Home-care crunch coming

TheStar.com – opinion/editorialopinion
October 05, 2012.   Sherri Torjman

Doris Landry is an elderly woman receiving care at home. She had been discharged from hospital with a life expectancy prognosis of one to two months.

But then the unthinkable happened. That feisty lady had the audacity, from the confines of her bed, to buck the system. She outlived the two-month limit.

This unexpected development, reported Sept. 30 in the Star, normally would be considered good news. Unfortunately, her “untimely” longevity means that she no longer will have access to the same level of community care. Her home-care services and equipment supports will be reduced because she exceeded the designated limits.

Limited funding for home care understandably means tough rationing decisions. But the result can be perverse policy and practice.

We need to figure out how to build a robust system of community-based care. The home-care sector is drastically underfunded relative to its many challenges.

Most important is the need to increase the supply of services in order to meet heavy demand both now and in future. Improved wages and working conditions are also essential so that the home-care sector can attract and retain good people.

Some would argue that we already spend too much on health care. They claim that we simply need to shift funds from expensive hospitals to less costly community care. These savings can be achieved partly through innovations that enhance effectiveness and efficiency.

Innovations, while crucial, will take time to effect the required shift in funds. Additional dollars are needed right now. Lack of home care means that many patients cannot be discharged from hospital. About 7,500 Canadians currently live in hospital because they have nowhere to go and few supports.

The need for home care is expected to increase. By 2036, close to one in four Canadians will be age 65 or older. Population aging itself does not equate with increased demand. We are a healthier population, overall, than in the past.

But an aging population does mean that more people are living longer with chronic conditions and many will require some form of care at home. Statistics Canada reports that Canadians have a 50 per cent chance of needing long-term care by age 75.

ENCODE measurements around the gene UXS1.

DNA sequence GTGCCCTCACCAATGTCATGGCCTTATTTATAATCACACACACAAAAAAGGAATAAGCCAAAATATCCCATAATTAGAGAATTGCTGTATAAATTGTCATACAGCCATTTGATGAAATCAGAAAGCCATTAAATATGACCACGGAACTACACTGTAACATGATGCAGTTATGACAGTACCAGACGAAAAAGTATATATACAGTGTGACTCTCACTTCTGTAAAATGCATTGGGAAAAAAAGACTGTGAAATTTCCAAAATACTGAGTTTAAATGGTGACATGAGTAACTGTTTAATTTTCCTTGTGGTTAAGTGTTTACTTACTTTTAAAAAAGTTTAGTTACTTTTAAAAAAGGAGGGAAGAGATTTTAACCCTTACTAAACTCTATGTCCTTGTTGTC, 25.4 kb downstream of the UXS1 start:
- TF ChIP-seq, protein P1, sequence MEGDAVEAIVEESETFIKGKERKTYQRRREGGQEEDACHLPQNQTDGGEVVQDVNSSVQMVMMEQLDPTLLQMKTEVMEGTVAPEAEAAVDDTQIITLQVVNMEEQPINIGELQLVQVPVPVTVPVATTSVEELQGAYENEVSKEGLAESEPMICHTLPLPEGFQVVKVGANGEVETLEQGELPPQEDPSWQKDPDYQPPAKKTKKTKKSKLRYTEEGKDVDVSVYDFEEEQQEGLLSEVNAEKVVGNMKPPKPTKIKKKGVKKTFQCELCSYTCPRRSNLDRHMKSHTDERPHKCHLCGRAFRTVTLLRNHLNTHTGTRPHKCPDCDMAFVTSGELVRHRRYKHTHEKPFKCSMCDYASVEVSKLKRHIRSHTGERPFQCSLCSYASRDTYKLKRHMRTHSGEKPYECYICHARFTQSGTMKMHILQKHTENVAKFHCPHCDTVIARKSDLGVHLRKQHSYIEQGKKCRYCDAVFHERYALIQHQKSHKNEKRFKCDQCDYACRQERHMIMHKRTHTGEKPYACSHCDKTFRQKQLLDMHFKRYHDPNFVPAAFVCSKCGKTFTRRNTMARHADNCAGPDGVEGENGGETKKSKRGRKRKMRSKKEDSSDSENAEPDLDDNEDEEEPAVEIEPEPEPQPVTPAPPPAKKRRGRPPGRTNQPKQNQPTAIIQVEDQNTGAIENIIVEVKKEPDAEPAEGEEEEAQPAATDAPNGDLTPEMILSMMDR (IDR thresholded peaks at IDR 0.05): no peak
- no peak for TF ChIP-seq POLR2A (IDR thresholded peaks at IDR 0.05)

The Canadian Life and Health Insurance Association estimates the cost over the next 35 years of providing care to baby boomers at $1.2 trillion (in current dollars). Government programs will likely cover about half this cost. As a result, Canadians will face a long-term care funding shortfall of close to $590 billion — or about $54,000 for each baby boomer.

It is time to explore new forms of financing for community care. Canada needs to have this conversation — the sooner the better.

Some form of public or social insurance, for example, might be considered. Social insurances generally are employed in the event of a shared risk that affects a substantial proportion of the population — in this case, the provision of long-term care for the elderly.

Canada’s social insurance experience is confined to income security programs. But several developed nations, including Germany, Japan, Korea, the Netherlands and Luxembourg, employ a social insurance model to help pay for long-term care.

Other financing proposals include some form of individual savings accounts for the purchase of home care and other community-based supports. These instruments could be designed like a Registered Education Savings Plan or Tax-Free Savings Account.

There may also be new fiscal measures that attract funds to the home-care sector. Tax incentives have been employed in the past to incentivize investment in identified activities, such as film production and research. Alternatively, Australia employs a form of bond — effectively an interest-free loan — to assist with the costs of long-term care.

All these financing options require study to determine their cost implications and administrative viability. We need answers about potential costs and unintended consequences of any new funding arrangement. But right now, we are not even asking the right questions about what is possible.

The excuse that we lack funds to provide good-quality, sufficient care is both tired and unacceptable. The only resources that are truly lacking are the ingenuity and creativity to bring more resources to the home-care table. Doris Landry — and all other Canadians — deserve nothing less.

Sherri Torjman is vice-president of the Caledon Institute of Social Policy.

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